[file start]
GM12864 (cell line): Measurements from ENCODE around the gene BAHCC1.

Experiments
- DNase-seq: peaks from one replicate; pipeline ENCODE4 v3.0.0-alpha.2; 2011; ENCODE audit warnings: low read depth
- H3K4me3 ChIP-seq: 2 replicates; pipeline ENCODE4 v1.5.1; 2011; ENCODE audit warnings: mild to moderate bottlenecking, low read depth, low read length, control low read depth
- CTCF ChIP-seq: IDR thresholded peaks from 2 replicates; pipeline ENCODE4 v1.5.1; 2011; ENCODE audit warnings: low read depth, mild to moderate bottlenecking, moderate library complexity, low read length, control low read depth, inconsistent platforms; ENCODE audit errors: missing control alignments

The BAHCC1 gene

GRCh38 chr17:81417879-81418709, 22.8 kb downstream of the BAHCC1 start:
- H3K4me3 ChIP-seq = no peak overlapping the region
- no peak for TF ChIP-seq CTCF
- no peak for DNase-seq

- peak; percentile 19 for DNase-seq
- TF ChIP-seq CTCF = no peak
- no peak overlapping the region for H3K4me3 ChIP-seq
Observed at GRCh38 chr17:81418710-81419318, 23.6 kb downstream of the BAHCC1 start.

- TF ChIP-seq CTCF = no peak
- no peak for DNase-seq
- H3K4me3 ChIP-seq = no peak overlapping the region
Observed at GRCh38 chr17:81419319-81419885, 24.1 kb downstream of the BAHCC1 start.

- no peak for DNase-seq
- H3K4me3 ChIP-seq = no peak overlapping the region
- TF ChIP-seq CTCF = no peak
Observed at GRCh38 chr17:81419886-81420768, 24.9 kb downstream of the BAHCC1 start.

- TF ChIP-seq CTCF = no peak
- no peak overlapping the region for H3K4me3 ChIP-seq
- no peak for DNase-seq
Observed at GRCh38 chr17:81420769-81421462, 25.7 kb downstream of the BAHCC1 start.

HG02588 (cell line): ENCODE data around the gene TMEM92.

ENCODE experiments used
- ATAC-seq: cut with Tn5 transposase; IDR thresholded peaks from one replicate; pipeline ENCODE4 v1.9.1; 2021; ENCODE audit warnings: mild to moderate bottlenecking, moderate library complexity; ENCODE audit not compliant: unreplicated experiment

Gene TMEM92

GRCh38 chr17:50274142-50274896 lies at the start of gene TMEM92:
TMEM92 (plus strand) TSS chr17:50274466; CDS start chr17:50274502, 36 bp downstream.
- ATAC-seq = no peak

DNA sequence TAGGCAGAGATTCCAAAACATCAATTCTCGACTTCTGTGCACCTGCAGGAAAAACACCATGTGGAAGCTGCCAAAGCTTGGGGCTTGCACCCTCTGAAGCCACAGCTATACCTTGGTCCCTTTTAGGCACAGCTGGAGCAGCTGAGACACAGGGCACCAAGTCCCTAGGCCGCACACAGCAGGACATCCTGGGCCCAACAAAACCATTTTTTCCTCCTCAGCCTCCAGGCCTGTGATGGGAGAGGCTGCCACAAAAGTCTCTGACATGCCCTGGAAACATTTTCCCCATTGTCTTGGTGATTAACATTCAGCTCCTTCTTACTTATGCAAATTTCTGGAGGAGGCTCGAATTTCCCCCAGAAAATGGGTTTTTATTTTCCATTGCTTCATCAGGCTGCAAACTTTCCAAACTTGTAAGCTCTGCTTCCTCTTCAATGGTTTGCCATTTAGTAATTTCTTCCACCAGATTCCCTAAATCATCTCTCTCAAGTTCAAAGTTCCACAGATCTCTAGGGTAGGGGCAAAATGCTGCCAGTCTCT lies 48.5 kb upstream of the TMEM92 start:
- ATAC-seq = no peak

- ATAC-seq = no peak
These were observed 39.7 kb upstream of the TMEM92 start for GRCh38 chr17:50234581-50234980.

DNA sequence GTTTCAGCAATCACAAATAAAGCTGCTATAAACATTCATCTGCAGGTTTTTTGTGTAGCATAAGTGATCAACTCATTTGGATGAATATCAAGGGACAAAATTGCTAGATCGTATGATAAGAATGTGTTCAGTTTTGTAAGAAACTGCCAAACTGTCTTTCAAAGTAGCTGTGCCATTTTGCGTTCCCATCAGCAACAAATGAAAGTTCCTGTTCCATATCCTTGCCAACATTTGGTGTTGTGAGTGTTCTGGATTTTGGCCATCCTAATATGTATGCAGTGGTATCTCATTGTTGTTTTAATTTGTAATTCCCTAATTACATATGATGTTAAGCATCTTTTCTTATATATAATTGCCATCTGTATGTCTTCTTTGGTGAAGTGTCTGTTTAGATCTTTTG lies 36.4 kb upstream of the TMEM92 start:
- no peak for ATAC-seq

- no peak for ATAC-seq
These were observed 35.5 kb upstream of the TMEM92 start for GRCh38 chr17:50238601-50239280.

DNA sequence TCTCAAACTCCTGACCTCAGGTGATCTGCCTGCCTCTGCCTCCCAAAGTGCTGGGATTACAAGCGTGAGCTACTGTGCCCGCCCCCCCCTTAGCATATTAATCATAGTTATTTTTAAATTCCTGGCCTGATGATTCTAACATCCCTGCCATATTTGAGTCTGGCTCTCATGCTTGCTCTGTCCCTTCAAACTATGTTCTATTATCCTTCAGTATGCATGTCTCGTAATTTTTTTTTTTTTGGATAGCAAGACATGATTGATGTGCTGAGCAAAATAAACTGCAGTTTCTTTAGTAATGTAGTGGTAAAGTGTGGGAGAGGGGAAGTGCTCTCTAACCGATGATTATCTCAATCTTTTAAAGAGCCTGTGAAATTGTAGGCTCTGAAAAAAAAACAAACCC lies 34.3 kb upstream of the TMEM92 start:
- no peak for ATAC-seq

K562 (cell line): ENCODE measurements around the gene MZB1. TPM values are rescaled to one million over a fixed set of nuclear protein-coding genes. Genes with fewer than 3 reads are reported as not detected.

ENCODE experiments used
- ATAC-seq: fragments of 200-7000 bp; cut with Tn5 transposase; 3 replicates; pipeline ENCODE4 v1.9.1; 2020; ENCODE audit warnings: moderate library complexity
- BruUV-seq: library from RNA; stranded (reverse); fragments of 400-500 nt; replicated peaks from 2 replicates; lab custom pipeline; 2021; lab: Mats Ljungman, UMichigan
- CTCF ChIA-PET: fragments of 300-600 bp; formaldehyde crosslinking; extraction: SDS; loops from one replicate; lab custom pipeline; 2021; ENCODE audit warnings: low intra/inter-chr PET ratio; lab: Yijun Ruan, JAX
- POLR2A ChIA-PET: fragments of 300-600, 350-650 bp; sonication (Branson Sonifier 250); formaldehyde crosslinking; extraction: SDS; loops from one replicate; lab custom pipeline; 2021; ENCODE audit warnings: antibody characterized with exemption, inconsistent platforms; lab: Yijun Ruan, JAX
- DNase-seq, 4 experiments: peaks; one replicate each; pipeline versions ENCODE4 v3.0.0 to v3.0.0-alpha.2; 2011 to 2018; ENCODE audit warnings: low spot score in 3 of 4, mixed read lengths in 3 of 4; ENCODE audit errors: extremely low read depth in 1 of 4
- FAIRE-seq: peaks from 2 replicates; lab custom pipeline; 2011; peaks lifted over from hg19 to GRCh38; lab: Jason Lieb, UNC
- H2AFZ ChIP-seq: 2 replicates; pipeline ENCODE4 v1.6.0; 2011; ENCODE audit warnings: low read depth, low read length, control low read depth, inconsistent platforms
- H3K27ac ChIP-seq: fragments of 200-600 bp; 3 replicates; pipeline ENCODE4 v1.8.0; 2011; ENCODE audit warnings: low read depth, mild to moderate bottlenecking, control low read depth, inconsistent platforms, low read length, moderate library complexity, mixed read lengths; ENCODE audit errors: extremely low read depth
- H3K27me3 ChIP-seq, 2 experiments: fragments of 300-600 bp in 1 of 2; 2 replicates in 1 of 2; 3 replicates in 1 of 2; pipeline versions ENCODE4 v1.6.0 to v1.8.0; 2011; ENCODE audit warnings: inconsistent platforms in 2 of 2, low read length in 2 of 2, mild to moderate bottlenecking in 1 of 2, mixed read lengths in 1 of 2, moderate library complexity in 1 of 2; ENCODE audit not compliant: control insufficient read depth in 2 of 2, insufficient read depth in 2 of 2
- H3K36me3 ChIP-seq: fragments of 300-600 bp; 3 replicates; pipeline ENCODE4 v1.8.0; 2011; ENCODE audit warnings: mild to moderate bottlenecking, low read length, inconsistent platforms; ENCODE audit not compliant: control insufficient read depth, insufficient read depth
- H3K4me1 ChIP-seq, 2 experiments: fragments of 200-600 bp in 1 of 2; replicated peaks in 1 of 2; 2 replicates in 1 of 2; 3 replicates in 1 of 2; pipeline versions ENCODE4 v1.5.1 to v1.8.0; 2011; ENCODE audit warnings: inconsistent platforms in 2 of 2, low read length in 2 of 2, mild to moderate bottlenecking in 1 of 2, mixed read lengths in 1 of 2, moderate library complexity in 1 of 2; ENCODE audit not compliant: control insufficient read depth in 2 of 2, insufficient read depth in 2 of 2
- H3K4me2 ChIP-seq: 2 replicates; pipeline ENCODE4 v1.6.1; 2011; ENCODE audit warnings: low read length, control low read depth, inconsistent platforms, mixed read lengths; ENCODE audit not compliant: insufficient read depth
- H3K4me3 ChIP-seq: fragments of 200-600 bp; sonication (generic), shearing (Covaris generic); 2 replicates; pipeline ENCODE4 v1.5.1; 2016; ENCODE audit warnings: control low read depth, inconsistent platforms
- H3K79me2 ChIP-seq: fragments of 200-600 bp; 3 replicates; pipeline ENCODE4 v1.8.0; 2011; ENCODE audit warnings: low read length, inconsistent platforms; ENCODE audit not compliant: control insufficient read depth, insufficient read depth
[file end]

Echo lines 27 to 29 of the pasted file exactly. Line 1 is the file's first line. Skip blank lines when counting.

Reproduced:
HG02588 (cell line): ENCODE data around the gene TMEM92.

ENCODE experiments used
- ATAC-seq: cut with Tn5 transposase; IDR thresholded peaks from one replicate; pipeline ENCODE4 v1.9.1; 2021; ENCODE audit warnings: mild to moderate bottlenecking, moderate library complexity; ENCODE audit not compliant: unreplicated experiment